American manga has a negative reputation even though some comic writers keep coming up with them. There are some that, if you put your prejudices aside, are actually worth reading. One of these examples is “Her Impact” written by Mikel Miles and artists Digitkame and Sukma Agustriyana.
Sadie Hiroshi, an African-Japanese, is the daughter of Kazuki Hiroshi, one of the greatest boxers Japan has ever seen, is just living a normal life as a single mother. One day a chance encounter makes her go back to her boxing roots.
This comic has been labeled as a “demo,” which could mean that this isn’t final (weird.) Anyway, it’s interesting for what it’s worth. Sadie is an interesting enough character that it makes the reader want to see where the story goes. However, it does need more meat to it or else this will just be another generic story about an offspring trying to be like their famous parent and training to do just that.
It is nice that the character is a single mom and not a teenager or an adult in their early 20s like a lot of manga out there, but the creators do need to fit that into the narrative and not just leave it at that. Also, the creators make a big deal that she is half-Japanese and so far, that hasn’t been used in the plot even though they do stick out like a sore thumb and experience a ton of racism in Japan.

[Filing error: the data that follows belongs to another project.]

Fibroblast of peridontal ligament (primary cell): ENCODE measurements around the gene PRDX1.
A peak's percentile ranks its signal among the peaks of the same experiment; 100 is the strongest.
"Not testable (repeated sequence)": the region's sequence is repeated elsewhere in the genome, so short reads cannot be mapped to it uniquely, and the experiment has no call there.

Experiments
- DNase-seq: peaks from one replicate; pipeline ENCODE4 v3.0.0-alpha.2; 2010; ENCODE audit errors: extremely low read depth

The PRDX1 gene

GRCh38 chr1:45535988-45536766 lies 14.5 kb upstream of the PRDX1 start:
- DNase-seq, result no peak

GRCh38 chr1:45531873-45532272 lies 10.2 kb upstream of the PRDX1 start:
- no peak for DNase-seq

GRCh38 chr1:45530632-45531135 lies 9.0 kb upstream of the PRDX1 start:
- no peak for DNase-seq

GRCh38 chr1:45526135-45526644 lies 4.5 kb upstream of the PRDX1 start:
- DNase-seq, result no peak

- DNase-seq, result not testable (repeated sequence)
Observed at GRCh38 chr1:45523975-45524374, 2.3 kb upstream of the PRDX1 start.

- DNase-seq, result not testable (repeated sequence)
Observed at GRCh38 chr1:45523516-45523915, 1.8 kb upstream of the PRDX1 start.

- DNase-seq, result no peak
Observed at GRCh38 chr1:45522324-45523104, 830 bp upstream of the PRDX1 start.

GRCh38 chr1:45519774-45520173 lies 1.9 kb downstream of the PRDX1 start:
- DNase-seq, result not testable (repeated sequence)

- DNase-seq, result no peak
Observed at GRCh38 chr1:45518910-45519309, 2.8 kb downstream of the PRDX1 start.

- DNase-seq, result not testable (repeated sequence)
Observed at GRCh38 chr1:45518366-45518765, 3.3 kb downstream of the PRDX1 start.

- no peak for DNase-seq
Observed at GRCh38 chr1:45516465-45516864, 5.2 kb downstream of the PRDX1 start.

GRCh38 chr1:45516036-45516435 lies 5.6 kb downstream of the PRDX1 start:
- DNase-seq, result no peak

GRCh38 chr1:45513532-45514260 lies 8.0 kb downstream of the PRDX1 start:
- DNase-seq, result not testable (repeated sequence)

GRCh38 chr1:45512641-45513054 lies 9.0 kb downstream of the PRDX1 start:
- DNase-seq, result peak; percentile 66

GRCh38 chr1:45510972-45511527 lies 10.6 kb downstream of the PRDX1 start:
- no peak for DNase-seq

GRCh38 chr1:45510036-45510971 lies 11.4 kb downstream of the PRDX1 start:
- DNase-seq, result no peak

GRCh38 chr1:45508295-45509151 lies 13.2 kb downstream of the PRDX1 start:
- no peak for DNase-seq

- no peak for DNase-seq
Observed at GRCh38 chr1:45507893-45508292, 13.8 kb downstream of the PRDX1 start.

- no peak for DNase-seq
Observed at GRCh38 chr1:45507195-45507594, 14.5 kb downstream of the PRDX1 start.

Speaking of Japan, there are a few nitpicks here. One is how does somebody who apparently has lived in Japan for years not know which direction Japanese is read? Also, since this is marketed as a manga, why is it formatted like a western comic?
At least the artists have a clear idea of how a manga should look and have the talent to make it look nice. Sadie has a great look that doesn’t look like the cliché dark-skinned character that’s been around for decades. One of the best things is she is one of the few female dark-skinned characters in manga who is not a blonde. Seriously, why does every single dark-skinned female character in manga have to be a blonde?
“Her Impact” may need some work, but with an interesting character and nice art, it does get the reader wanting to see the non-demo version of the manga and where it goes.
Latest posts by Rocco Sansone (see all)
- Subspecies #1 Review: A Promising Beginning - March 19, 2018
- Usagi Yojimbo: The Hidden #1 Review: Lackluster - March 15, 2018
- Attack of the Southern Fried Zombies Review: A Disappointment - March 11, 2018